By Lauren Voigtlander
Rain or shine does not stop HSU’s Marine Debris Program from cleaning up Humboldt County’s beaches. Every month Anna Neumann, 22, oceanography major, gathers volunteers at two locations in Humboldt County to do beach clean ups. This effort is not merely a public service to keep the beaches clean though. It is an effort by Neumann to log and record what is being littered on the beach.
“I have two sites I clean every month, I have north jetty and mad river beach,” said Neumann. “And I take down the data from those two sights.”
Neumann has cleaning these beaches down to a science.
“I try to clean them every 28 days or so,” said Neumann. “When I do a clean up I take an area measurement so that I know how much trash has accumulated in that area in that unit of time.”
Neumann works with the National Oceanic and Atmospheric Administration in compiling the data from her beach sites and putting the information into their database to gain a perspective on where the beach litter is coming from.
“The NOAA have their marine database that has sites all up and down the west coast as well as the east coast,” said Neumann.
Neumann has a group of regulars that usually come with her as well.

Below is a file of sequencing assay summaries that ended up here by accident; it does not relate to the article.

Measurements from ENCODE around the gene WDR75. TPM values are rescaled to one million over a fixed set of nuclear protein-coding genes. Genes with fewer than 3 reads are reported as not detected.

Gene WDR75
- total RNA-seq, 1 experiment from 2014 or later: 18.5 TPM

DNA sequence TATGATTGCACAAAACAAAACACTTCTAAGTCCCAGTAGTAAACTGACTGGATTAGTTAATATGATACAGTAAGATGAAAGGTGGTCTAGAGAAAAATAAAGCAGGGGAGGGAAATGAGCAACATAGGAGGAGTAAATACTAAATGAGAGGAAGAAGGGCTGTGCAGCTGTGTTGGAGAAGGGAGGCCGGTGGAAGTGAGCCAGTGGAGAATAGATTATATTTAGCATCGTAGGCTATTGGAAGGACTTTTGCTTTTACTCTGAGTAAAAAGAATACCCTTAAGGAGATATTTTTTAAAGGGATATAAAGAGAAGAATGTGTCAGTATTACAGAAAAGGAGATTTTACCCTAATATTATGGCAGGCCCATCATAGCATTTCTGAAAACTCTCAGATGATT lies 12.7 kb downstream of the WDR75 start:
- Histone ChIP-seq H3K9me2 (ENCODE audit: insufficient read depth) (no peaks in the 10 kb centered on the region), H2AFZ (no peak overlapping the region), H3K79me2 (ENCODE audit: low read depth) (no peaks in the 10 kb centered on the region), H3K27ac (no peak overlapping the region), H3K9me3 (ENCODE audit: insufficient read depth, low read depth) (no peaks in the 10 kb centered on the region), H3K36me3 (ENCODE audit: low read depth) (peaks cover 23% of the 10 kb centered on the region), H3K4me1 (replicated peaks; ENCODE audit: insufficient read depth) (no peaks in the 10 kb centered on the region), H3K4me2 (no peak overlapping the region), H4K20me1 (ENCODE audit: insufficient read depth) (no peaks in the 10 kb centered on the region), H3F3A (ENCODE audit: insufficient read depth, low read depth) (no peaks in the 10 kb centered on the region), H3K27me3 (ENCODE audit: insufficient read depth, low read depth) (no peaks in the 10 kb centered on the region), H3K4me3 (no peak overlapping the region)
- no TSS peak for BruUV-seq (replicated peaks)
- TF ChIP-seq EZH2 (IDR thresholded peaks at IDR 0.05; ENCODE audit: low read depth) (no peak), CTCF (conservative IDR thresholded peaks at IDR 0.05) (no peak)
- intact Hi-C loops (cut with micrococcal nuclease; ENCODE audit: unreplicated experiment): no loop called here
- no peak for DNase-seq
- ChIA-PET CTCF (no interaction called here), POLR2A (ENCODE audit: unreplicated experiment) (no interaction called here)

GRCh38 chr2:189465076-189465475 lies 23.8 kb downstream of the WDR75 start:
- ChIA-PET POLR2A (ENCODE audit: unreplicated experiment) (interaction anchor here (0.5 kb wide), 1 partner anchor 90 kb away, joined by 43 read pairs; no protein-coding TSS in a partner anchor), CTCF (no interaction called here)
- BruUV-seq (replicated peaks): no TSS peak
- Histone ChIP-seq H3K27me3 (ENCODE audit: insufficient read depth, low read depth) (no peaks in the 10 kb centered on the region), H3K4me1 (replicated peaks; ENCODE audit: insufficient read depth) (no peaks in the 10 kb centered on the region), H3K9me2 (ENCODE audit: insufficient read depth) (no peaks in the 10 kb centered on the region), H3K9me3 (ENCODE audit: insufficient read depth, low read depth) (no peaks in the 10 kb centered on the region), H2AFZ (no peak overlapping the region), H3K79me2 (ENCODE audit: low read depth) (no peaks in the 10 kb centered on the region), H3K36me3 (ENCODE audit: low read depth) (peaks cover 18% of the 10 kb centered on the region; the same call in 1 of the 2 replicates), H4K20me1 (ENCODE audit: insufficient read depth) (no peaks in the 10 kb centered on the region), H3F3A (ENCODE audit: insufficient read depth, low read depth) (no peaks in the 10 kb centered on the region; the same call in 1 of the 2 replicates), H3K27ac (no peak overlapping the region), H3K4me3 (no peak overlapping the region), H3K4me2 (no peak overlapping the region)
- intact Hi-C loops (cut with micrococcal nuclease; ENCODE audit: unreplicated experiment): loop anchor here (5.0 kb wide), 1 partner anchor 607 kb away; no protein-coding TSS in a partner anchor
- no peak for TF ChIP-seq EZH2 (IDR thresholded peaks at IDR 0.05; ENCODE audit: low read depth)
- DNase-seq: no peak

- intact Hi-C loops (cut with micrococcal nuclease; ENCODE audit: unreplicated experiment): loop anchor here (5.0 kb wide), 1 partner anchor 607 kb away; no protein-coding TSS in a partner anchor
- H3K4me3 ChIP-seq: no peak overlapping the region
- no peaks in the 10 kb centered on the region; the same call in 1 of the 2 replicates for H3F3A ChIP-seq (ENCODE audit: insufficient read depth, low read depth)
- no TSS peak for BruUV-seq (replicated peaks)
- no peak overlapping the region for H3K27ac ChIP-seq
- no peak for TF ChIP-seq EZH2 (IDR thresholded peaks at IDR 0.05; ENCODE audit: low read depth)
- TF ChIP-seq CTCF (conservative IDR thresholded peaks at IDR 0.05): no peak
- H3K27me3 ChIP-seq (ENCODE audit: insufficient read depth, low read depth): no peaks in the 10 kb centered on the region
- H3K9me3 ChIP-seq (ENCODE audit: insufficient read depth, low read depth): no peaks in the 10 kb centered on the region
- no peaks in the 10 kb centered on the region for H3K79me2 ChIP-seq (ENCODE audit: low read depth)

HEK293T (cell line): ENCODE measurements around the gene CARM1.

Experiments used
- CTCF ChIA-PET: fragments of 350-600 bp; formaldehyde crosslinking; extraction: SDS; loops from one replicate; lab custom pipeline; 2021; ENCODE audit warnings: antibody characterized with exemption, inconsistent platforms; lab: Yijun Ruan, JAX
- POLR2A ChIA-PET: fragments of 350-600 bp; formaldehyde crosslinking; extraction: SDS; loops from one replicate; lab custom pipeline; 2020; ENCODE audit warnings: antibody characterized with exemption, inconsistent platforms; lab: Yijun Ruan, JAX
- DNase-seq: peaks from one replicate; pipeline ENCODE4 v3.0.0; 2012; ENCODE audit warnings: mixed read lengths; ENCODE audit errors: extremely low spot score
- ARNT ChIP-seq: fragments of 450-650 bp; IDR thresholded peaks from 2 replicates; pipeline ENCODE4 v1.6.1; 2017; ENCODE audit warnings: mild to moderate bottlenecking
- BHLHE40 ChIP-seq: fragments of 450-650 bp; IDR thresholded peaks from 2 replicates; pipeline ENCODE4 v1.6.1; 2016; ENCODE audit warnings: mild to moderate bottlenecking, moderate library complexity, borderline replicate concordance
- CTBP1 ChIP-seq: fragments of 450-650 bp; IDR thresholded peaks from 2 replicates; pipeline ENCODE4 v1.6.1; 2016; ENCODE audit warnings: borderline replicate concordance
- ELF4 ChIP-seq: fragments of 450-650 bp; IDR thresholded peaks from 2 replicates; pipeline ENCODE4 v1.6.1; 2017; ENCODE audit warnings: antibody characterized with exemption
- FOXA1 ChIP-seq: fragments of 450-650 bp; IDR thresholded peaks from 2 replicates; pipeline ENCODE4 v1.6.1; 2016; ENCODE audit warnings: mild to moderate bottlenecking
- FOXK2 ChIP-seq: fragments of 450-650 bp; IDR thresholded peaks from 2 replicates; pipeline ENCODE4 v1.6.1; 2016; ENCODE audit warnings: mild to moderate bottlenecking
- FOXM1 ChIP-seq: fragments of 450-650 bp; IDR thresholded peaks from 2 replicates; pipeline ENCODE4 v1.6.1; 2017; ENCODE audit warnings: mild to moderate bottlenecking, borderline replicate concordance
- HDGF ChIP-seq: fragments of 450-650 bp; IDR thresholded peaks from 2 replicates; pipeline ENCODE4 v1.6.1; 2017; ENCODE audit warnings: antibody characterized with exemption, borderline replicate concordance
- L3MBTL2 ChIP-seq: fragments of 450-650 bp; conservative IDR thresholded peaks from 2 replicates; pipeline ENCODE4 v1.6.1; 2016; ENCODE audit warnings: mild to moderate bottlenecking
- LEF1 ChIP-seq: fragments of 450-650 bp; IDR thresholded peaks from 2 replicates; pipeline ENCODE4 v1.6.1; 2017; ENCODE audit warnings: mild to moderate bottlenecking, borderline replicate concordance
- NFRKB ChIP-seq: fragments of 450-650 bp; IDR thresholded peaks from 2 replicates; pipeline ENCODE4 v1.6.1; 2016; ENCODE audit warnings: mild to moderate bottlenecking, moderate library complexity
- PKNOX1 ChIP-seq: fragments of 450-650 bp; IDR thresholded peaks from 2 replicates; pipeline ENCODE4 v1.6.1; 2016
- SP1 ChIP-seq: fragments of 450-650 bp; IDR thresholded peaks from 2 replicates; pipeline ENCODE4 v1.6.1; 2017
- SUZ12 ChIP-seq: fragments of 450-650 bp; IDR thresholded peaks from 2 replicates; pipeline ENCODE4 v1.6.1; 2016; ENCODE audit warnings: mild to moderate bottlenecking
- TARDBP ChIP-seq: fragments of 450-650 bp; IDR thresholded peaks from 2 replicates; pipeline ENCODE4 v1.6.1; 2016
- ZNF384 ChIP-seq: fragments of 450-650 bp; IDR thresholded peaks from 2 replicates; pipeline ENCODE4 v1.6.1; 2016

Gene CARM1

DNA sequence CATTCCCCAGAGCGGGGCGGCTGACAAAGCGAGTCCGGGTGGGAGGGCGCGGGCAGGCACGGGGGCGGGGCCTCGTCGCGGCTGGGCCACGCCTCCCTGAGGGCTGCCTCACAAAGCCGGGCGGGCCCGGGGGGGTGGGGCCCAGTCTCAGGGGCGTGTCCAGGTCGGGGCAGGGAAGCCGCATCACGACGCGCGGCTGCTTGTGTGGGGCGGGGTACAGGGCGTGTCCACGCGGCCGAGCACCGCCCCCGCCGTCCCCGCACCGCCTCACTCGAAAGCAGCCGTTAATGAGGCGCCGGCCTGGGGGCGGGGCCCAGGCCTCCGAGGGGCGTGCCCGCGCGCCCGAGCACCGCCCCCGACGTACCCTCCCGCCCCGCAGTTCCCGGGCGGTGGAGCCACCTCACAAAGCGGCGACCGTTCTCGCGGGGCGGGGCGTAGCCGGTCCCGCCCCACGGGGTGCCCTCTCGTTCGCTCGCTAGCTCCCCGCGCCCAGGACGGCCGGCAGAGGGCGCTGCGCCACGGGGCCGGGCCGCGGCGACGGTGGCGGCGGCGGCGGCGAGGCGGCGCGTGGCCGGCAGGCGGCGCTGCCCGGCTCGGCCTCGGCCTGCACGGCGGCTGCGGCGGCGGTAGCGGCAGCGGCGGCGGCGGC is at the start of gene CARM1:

“I try to go every time she has a clean up,” said Megan Demcak, 21. “I think I have only missed one or two clean ups.”
Demcak is also an oceanography major and a good friend of Neumann’s, she strongly believes in the program that Neumann has created.
“I believe that it is very important to keep our beaches clean,” said Demcak. “And it is important to find any tsunami remnants, which is also something that the program does.”
Each beach clean up has anywhere from 5 to 20 volunteers come out and they with walk the beaches for about two hours. Neumann supplies buckets and reusable gloves in an effort to keep down the amount of waste that she uses during the clean up. After compiling all the litter and recording it in her database she tries to recycle as much of the waste as she can, but she acquires some interesting things on the beach.
“Mad River is a unique site, because a lot people who go out there have bonfires and burn pallets,” said Neumann. “So right now I have removed about 5,000 to 6,000 nails from Mad River Beach.”
Ideally after graduating, Neumann would like to hire another student to take over the program and eventually use the information to help prevent litter on the Humboldt beaches. But for now she is merely working to compile as much data as she can.
“Currently Humboldt County has no long term data set for debris coming into it,” said Neumann. “Where we are located as the currents come into the area we get hit first. The sea pushes a lot of debris onto our shores.”
So for now, the Marine Debris Program is both cleaning up and learning from the Humboldt beaches.